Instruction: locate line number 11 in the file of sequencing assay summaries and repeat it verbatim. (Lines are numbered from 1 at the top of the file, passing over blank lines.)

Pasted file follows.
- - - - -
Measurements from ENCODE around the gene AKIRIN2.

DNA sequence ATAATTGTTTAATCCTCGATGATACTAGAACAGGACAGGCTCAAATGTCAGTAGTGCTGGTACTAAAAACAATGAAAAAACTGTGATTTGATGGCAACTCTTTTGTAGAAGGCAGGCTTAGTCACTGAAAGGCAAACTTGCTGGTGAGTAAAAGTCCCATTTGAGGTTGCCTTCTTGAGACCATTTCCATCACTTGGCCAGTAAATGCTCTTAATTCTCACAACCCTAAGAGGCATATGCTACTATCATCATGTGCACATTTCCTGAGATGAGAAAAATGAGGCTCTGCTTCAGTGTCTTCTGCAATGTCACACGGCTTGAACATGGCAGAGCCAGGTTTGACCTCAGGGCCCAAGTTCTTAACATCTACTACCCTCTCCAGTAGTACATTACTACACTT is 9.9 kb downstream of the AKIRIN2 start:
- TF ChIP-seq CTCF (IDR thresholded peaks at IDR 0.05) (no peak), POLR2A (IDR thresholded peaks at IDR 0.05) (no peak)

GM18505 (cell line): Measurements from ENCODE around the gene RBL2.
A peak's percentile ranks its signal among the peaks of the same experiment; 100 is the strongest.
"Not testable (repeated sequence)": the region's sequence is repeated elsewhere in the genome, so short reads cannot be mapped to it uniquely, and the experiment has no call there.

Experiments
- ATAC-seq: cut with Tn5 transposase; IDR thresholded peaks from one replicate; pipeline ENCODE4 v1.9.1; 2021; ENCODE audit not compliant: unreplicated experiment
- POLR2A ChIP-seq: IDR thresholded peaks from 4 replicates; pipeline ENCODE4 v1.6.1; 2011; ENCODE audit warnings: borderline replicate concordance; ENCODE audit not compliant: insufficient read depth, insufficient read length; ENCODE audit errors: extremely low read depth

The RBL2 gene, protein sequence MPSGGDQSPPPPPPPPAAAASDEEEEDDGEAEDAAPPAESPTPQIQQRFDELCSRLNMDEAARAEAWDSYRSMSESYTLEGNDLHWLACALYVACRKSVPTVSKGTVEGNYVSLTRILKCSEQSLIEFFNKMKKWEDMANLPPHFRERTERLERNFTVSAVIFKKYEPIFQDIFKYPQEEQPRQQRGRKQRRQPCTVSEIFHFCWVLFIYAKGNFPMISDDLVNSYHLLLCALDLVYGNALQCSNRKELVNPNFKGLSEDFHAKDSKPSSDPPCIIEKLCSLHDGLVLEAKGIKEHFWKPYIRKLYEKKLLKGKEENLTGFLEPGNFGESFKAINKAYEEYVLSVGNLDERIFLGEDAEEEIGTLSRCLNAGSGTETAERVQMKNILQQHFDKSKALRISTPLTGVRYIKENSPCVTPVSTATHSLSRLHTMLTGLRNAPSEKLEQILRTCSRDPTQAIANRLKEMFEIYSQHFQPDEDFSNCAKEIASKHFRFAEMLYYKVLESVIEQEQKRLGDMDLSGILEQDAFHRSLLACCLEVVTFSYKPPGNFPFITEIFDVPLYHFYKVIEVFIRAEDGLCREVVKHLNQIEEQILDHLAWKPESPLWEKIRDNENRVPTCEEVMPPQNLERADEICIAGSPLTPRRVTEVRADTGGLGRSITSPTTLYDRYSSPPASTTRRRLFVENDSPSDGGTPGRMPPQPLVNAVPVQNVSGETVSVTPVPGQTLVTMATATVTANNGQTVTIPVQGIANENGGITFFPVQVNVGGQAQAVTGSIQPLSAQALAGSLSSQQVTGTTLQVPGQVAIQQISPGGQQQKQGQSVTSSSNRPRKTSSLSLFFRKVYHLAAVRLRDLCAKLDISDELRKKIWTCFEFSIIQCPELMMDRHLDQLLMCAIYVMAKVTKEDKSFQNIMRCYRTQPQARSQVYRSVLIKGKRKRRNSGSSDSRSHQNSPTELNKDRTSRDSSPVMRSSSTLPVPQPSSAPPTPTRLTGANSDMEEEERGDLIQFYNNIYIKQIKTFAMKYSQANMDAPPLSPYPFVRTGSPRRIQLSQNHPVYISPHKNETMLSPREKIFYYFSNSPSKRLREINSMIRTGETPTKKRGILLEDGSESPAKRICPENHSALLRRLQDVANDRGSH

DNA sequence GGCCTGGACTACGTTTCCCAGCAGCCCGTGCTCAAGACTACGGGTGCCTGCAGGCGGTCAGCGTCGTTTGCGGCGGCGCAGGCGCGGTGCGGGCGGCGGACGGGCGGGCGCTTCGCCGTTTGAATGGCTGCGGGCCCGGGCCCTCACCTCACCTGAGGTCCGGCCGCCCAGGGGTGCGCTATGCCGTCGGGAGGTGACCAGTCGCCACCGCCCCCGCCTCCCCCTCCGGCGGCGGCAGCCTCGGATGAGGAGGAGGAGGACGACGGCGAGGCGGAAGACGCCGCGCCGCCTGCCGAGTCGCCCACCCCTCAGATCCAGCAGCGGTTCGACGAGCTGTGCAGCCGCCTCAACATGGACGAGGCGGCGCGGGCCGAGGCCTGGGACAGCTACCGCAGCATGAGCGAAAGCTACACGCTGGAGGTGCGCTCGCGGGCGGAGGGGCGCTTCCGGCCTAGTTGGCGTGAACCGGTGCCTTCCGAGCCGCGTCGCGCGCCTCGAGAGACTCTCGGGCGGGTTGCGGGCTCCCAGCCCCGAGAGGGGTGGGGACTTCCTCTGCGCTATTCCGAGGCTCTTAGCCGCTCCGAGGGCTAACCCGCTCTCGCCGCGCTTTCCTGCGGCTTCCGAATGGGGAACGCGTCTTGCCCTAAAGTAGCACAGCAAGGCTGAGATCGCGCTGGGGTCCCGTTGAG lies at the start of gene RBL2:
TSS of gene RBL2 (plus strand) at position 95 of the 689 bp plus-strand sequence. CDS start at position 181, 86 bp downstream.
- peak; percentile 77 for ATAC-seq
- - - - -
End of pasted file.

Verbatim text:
DNA sequence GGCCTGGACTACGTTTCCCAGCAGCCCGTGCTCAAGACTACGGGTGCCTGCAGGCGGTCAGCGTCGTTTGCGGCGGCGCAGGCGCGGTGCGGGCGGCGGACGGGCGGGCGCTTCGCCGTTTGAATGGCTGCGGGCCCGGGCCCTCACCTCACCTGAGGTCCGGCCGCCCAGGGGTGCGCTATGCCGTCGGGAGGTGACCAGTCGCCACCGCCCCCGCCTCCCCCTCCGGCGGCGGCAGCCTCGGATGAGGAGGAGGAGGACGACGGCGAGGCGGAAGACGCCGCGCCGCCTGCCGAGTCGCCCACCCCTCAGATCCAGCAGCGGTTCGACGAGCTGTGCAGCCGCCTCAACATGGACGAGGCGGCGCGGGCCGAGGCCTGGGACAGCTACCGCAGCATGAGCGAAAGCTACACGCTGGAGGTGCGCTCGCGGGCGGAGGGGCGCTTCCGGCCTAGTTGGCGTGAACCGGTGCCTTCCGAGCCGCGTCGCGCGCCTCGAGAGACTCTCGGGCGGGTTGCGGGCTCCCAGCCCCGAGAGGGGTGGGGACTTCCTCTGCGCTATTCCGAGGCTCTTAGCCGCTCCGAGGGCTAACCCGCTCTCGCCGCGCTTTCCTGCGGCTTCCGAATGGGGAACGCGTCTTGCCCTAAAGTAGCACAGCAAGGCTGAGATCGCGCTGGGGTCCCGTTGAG lies at the start of gene RBL2: